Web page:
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The Diphtongs: the Obstacles for

Indonesian Speakers of English

Desri Maria Sumbayak


Background of the study
There are often learning and production problems when
L1 differs from target L2. The degree of differences
between a learner’s native language and the target
language can lead to greater difficulty (Lightbown and
Spada, 2006).
Phonology is the distinctive area in which one’s native
language often interferes with one’ attempt to acquire
English as second language (Carr, 1999).
Background of the study
(cont.)
Diphthongs (centering and closing) seem to
be the most difficult ones to be produced
by many speakers of other languages
(Kelly, 2000).
For Indonesian speakers, there are
possibilities for the learners to have
problems in diphthongs which are not
found in Bahasa Indonesia: /ɪə/, /ʊə/, /eɪ/,
/eə/, and /oʊ/ (AGPS,1986, Yong, 2001)
Literature Review
• Hart (1965) discovered that Malaysian students
whose mother tongue is Malay or a southern
Chinese dialect had problems with pronunciation of
English tense markers and lax vowels due to the
interferences of Malay, Hokkien and Cantonese.
• Yong (2001) claims that due to the different
phonological system between Malay/Indonesian and
English, there are serious problems that can cause
confusions in pronunciation.
• Alip (2007) points out that Indonesian speakers
tend to pronounce English diphthongs in a lax
manner but diphtongs in English should be tense.
Literature Review (cont.)

Mathew (2005) carried out research on


the mispronunciations of English
consonants for learners whose first
languages are Indonesian, Gayo and
Acehnese. She argued that transfer,
developmental factors, spelling
interference, general processes and
communicative strategies were the
factors leading to the mispronunciations.
Literature Review (cont.)
• Deterding (2003) conducted an
instrumental research on the quality
and length of monophthong vowels
of Singapore English. The interview
was recorded in the Phonetics
Laboratory of the National Institute
of Education. The data was
transcribed and compared to the
recorded data of BBC broadcasters.
The measurement was done by using
computer-based spectrograms.
Literature Review (cont.)
• Deterding (2008) conducted an
extensive study which investigated
the pronunciation of Hong Kong
English. Fifteen fourth-year
undergraduates at Hong Kong
Institute of Education. Interview was
done to get the data. The most
salient feature in this study was the
use of [f] for initial TH in content
words and the use of diphthong for
words FACEand GOAT which were
Literature Review (cont.)
• Tsukada (2008) an acoustic
comparison o English monophtongs
and diphthongs produced by
Australian and Thai speakers.
Participants: 6 Australian students of
psychology and 15 Thai speakers.
Reading list of words for five times,
the participants were recorded by
reading was digitized by using
CoolEdit program. The vowel
duration and quality were analyzed
Research Questions:

Are the Indonesian speakers able to


produce diphthongs /eɪ/ and /oʊ/
accurately?

Is there a difference between students


and spouses in producing
diphthongs /eɪ/ and /oʊ/ accurately?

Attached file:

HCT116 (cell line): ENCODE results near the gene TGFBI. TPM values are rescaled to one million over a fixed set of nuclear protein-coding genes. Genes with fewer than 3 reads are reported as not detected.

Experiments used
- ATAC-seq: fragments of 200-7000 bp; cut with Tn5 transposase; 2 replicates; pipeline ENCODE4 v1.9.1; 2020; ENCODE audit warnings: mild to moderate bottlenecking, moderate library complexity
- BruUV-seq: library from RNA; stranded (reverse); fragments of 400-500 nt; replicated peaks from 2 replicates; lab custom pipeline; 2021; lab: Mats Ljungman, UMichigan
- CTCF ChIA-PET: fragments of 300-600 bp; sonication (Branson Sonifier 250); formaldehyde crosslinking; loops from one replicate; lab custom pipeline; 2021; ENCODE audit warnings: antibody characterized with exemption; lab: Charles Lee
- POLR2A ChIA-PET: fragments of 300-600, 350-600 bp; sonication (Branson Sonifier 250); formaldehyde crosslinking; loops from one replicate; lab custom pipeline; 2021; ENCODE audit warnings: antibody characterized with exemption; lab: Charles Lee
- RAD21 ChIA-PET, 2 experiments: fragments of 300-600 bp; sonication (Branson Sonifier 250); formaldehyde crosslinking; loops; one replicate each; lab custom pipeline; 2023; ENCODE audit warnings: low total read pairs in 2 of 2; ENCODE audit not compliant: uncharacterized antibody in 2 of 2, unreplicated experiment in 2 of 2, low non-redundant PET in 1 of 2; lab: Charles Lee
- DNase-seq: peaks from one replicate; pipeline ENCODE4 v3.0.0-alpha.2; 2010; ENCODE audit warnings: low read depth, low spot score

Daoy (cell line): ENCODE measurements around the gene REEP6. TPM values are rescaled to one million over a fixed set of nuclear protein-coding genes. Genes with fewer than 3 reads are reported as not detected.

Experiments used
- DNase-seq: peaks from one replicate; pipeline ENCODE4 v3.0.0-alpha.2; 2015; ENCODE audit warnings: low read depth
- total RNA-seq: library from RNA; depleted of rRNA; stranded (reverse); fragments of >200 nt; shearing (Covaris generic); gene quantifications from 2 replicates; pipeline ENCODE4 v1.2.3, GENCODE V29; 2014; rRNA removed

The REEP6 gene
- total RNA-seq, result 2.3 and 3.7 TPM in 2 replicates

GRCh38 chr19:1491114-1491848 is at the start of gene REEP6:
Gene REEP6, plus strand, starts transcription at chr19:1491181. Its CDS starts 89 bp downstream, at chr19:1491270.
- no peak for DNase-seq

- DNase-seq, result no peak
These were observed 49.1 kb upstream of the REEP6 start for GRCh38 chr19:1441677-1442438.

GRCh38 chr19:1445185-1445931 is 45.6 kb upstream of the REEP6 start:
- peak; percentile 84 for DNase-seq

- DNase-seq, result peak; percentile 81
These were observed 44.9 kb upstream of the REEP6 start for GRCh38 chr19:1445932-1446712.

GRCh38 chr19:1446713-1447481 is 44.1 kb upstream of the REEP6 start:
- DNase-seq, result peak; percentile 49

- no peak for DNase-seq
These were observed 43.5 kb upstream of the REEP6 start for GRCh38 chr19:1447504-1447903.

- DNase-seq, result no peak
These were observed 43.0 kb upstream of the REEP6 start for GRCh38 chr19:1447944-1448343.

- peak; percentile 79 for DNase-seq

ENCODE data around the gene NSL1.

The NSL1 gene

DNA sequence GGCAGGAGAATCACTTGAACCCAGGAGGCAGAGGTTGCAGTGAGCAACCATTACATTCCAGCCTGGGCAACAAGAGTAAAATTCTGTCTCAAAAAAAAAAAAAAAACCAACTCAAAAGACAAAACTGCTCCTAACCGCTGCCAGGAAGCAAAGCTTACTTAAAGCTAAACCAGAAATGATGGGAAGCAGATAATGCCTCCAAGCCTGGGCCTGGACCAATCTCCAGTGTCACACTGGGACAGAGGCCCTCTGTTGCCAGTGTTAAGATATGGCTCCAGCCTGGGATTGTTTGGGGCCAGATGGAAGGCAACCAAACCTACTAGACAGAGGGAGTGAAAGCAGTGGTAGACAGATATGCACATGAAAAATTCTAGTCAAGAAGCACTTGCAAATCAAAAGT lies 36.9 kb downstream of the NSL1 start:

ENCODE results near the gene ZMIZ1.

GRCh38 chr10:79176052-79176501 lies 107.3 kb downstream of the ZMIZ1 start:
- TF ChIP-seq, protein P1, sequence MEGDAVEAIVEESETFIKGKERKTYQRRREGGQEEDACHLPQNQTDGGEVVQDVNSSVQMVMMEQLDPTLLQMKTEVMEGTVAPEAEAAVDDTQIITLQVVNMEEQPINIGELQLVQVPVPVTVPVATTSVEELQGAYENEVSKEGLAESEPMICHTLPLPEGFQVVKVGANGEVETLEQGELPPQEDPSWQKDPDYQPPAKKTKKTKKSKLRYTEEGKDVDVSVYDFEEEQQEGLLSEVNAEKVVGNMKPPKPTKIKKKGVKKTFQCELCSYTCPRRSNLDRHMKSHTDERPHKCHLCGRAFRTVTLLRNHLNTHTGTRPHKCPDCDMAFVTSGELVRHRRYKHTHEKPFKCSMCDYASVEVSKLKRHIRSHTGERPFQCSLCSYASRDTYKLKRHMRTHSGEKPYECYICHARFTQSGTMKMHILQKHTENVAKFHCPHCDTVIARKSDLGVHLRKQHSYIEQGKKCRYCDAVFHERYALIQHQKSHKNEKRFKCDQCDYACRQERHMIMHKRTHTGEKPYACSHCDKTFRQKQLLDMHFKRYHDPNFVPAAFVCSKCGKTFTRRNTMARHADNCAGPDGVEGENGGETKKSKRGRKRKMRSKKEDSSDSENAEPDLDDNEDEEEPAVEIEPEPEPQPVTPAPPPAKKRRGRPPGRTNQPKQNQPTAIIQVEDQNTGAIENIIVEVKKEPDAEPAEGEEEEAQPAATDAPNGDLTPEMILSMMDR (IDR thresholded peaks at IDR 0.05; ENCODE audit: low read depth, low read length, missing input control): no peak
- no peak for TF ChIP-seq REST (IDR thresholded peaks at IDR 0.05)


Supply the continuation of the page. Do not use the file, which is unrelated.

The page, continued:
Participants
 Group of students (four females and
one male) who were studying as
postgraduate students at University
of Canberra with advanced level of
English proficiency.
 Group of spouses (four females and
one male) who were joining their
partners as postgraduate students at
University of Canberra. Their level of
English proficiency is mostly
intermediate to upper-intermediate.
Instrument

Careful style: the participants were


asked to read two lists of words. The
lists contain the target diphthongs and
distracters.
Semi-careful style: the participants
were asked to read a story which was
written by the researcher.
Data Collection and
Analysis
 The data was collected by recording
the participants in reading the lists
of words and a story.
 The diphthong productions were
justified by two Australian native
speakers; one was an English
teacher at CIT and another one was
postgraduate student at UC.
 The interrater reliability was
measured by using Cohen’s Kappa.
Result

90
80
70
60
50 Spouse
40 Student
30
20
10
0
/e?/ /o?/ /e?/ /o?/
Result (cont.)

90
80
70
60
50 Spouse
40 Student
30
20
10
0
/ e?/ / o? / / e?/ / o? /
Interrater realibility

Pr( a ) −Pr( e)
κ=
1 −Pr( e)

Pr(a) − Pr(e) 0.69375− 0.49015 0.2036


κ= = = = 0.39933≈ 0.4
1 − Pr(e) 1 − 0.49015 0.50985
Discussion

The result confirmed that there were


difficulties for Indonesian speakers to
pronounce English diphthongs which
are not found in Bahasa Indonesia
(AGPS, 1986, Yong,2001).
The participants tend to realize
diphthongs /eɪ/ and /oʊ/ as long
vowel /e/ and /ɒ/.
Discussion (cont.)

For Indonesian speakers, diphthong /oʊ/


seemed to be more problematic than
diphthong /eɪ/.
Students were able to produce more
accurate diphthong /oʊ/ than the spouse.
Speakers tend to produce more
diphthongs accurately in careful style
rather that in semi-careful style.
Conclusion
 There were difficulties for Indonesian
speakers to pronounce English
diphthongs /eɪ/ and /oʊ/ which are
not found in Bahasa Indonesia.
 There was a tendency that
diphthong productions were
substituted by long vowels.
 The ability to pronounce diphthongs
was influenced by English
proficiency.
 Careful style gave more opportunity